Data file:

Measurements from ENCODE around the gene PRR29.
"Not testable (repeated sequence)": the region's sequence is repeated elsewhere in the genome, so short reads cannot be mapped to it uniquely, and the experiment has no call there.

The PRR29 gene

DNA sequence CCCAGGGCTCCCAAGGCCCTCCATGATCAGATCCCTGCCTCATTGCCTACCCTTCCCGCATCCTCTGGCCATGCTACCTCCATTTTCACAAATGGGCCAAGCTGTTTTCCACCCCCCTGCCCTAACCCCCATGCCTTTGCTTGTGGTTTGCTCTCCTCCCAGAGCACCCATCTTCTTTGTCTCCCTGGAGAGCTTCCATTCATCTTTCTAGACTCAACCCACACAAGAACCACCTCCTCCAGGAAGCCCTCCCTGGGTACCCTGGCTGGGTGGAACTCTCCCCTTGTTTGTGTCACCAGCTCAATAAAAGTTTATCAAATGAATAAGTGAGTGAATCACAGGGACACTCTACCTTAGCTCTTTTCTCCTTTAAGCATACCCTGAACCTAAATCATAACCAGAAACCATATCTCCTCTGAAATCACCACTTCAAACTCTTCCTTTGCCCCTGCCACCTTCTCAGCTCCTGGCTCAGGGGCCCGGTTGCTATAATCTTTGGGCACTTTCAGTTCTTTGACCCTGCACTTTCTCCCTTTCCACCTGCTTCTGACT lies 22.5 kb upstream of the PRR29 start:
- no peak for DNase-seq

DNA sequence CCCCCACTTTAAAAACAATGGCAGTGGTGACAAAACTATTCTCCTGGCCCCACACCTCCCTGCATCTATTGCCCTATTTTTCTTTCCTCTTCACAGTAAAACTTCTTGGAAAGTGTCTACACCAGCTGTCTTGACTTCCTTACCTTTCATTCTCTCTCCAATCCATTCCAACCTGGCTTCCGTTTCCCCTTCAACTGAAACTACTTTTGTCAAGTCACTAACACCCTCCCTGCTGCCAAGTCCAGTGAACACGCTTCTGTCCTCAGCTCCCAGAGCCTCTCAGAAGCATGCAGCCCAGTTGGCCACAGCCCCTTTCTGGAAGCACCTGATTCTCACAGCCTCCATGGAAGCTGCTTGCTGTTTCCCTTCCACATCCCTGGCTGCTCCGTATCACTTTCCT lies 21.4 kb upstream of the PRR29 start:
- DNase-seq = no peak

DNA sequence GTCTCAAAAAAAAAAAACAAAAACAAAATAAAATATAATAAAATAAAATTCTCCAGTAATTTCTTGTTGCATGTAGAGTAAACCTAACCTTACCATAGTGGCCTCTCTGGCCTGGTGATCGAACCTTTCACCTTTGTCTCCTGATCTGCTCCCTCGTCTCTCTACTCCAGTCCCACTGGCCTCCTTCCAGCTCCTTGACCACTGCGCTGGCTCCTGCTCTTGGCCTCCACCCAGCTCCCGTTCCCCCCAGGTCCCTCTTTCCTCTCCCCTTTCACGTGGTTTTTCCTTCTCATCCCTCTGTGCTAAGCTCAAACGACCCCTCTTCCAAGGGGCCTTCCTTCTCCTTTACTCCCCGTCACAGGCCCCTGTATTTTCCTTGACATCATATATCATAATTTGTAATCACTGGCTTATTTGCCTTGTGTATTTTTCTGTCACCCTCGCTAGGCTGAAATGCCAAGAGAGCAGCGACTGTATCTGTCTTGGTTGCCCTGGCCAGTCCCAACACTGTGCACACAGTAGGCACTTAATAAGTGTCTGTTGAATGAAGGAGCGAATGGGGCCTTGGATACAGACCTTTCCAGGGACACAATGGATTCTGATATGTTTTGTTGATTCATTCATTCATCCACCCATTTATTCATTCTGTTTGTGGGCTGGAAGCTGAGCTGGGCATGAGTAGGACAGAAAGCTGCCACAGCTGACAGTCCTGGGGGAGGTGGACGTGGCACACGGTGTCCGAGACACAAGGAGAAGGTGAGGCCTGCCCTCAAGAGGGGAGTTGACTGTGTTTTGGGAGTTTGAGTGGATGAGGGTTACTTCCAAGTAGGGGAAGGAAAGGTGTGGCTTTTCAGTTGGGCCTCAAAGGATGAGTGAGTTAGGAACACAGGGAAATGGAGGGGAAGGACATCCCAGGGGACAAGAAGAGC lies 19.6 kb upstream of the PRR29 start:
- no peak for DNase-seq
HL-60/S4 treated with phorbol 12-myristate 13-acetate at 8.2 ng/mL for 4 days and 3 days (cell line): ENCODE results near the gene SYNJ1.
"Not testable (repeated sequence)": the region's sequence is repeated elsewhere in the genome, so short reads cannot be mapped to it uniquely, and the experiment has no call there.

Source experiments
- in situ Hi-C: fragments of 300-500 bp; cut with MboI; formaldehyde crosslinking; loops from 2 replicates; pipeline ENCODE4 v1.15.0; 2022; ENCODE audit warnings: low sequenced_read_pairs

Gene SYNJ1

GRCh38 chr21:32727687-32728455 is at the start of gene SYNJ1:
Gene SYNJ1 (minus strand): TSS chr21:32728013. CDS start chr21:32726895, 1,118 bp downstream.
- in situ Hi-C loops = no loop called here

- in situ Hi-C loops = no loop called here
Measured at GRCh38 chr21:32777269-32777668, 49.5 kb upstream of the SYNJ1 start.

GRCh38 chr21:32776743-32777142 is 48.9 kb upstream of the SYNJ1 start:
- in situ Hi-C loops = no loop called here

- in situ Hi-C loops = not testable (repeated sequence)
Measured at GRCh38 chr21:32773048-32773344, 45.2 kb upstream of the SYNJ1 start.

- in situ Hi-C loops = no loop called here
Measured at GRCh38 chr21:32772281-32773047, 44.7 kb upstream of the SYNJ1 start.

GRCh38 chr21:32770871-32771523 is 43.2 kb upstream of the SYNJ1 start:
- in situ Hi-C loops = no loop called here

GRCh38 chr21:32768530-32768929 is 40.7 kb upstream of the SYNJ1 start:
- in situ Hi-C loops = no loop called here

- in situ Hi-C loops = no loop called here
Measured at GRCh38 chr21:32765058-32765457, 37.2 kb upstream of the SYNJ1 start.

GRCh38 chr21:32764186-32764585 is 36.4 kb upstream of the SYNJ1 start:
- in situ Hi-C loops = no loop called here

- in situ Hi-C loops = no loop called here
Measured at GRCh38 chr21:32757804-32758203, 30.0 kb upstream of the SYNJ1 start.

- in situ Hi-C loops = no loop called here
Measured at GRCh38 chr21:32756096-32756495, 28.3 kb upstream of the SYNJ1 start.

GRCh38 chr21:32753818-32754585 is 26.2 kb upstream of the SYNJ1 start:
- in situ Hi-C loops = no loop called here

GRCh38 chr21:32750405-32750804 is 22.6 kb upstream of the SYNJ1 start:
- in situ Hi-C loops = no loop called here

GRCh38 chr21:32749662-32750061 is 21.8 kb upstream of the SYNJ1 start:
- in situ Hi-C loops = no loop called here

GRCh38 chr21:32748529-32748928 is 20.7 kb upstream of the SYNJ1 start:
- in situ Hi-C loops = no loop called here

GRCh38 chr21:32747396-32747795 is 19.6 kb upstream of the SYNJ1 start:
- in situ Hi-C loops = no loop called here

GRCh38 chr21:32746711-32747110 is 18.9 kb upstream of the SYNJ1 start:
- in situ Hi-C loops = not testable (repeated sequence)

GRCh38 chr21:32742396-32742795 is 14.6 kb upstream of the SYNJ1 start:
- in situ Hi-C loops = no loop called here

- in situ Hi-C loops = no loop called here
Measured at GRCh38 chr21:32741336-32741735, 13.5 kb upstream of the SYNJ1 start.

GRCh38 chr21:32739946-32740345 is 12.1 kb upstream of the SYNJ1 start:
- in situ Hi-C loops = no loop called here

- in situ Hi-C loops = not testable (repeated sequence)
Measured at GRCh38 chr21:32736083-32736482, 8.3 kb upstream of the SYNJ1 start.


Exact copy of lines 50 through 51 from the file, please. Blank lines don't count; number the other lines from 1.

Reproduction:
GRCh38 chr21:32742396-32742795 is 14.6 kb upstream of the SYNJ1 start:
- in situ Hi-C loops = no loop called here